Navigational error to blame in Iran-U.S. incident
The vessels were apprehended by Iran’s Revolutionary Guards while en route from Kuwait to Bahrain
A navigational error caused two U.S. Navy vessels to stray into Iranian waters, Pentagon chief Ashton Carter said Thursday, as opponents of the Obama administration voiced increasing anger over the U.S. response to the incident.
Carter provided no detail but said “a navigational error of some kind” led to the two small patrol boats ending up in Iranian water on Tuesday. The military had initially blamed mechanical problems.
The vessels were apprehended by Iran’s Revolutionary Guards while en route from Kuwait to Bahrain. Ten sailors were held overnight before being released back to the United States.
“We will find out more what combination of factors led to that navigational error, but they were clearly out of the position that they intended to be in,” Carter said.
Critics of the administration of President Barack Obama are livid over the affair, saying it demonstrates weakness in the face of Iranian aggression.
Video showing the U.S. sailors kneeling and with their hands clasped behind their heads, and one of them apologizing, aired on U.S. television Wednesday, further angering lawmakers.
Carter, speaking at a news conference in Florida, deflected questions on whether Iran had breached the Geneva Convention by showing images of the captured sailors.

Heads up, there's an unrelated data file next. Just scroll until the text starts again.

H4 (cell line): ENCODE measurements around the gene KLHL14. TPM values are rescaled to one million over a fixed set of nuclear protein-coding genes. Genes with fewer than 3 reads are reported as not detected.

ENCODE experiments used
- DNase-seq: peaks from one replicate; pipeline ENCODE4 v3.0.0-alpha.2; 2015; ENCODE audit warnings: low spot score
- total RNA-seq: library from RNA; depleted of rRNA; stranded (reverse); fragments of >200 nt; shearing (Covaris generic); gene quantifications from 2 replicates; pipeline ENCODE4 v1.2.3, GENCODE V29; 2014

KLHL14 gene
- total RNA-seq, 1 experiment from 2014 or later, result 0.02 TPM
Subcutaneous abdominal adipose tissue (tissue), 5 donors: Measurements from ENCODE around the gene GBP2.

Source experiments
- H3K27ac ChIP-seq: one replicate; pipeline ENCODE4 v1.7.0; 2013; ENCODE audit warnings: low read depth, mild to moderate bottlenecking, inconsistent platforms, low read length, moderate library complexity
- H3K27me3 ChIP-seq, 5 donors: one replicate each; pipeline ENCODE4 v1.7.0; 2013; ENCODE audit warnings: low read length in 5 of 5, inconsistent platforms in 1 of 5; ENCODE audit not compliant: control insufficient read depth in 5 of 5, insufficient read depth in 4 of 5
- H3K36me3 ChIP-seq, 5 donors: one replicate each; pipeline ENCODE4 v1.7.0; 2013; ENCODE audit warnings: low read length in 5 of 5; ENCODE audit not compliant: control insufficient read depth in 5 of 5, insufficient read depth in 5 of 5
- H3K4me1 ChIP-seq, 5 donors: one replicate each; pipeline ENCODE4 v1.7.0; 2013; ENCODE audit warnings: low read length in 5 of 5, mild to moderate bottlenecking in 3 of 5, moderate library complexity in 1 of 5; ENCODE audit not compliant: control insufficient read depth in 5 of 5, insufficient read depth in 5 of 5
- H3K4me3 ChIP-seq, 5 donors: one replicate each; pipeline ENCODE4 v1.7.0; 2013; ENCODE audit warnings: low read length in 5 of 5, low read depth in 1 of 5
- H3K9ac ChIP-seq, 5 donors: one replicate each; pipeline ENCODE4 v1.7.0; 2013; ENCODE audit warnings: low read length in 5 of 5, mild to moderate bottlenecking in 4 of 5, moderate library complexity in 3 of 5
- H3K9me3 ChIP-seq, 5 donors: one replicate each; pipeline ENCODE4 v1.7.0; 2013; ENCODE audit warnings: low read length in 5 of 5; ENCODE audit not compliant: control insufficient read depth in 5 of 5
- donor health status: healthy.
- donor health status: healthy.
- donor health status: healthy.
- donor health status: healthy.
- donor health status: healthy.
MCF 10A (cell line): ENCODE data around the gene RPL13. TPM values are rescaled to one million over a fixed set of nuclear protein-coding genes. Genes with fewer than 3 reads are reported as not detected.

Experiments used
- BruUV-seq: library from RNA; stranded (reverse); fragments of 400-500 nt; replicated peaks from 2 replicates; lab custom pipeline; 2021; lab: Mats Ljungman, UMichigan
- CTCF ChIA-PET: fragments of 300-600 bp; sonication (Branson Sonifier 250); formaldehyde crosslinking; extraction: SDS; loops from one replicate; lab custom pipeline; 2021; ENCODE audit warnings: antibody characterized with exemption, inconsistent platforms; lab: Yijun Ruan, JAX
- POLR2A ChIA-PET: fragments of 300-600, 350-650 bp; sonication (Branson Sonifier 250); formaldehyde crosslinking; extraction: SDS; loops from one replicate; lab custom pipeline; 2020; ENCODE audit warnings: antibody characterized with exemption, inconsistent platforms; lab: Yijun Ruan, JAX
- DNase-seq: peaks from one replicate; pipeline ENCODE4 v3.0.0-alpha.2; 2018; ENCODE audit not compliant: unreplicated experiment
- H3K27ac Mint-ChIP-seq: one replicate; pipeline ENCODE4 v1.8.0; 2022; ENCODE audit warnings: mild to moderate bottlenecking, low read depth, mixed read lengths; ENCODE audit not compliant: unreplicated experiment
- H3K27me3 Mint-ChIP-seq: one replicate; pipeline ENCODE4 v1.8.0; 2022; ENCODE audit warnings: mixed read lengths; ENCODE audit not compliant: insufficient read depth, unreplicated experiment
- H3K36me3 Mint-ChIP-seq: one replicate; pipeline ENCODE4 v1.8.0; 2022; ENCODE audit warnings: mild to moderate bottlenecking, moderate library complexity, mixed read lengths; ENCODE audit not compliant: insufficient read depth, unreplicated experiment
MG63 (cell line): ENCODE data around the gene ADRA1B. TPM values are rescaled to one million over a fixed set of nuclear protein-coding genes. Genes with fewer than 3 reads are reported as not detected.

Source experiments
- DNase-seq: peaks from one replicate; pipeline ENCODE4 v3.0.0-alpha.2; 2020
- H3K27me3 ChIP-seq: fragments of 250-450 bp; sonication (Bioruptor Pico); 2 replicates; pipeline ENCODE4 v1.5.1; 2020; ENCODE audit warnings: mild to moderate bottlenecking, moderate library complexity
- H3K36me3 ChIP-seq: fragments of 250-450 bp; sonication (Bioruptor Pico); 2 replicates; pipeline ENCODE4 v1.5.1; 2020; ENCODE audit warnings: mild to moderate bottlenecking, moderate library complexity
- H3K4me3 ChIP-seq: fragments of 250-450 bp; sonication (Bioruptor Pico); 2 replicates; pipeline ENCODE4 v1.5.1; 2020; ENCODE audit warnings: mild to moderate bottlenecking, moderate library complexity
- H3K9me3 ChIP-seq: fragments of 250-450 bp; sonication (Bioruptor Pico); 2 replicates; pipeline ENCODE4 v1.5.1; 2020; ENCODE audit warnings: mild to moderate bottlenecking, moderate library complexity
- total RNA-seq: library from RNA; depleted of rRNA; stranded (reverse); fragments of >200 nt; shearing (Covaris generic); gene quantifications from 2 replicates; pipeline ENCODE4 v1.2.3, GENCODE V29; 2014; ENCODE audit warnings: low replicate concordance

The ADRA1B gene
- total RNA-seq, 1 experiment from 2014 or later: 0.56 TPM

“Obviously I don’t like to see our people detained by a foreign military,” Carter said.
“What we don’t know is the full context. What you are looking through is the lens of the Iranian media. We need to give these guys the opportunity to tell us what was really going on and what the overall context is before we can really know.”
Video also showed Iranian troops rummaging through an array of weapons found aboard the US boats.
General Lloyd Austin, who oversees the US military’s Central Command, said the Iranians had “largely” returned the US equipment.
“For the most part, the gear we deployed with was largely there when we got the boats back,” he said.
“Whether or not there was a singular piece of equipment missing, we’ll determine that once we have completed the inventories,” he added.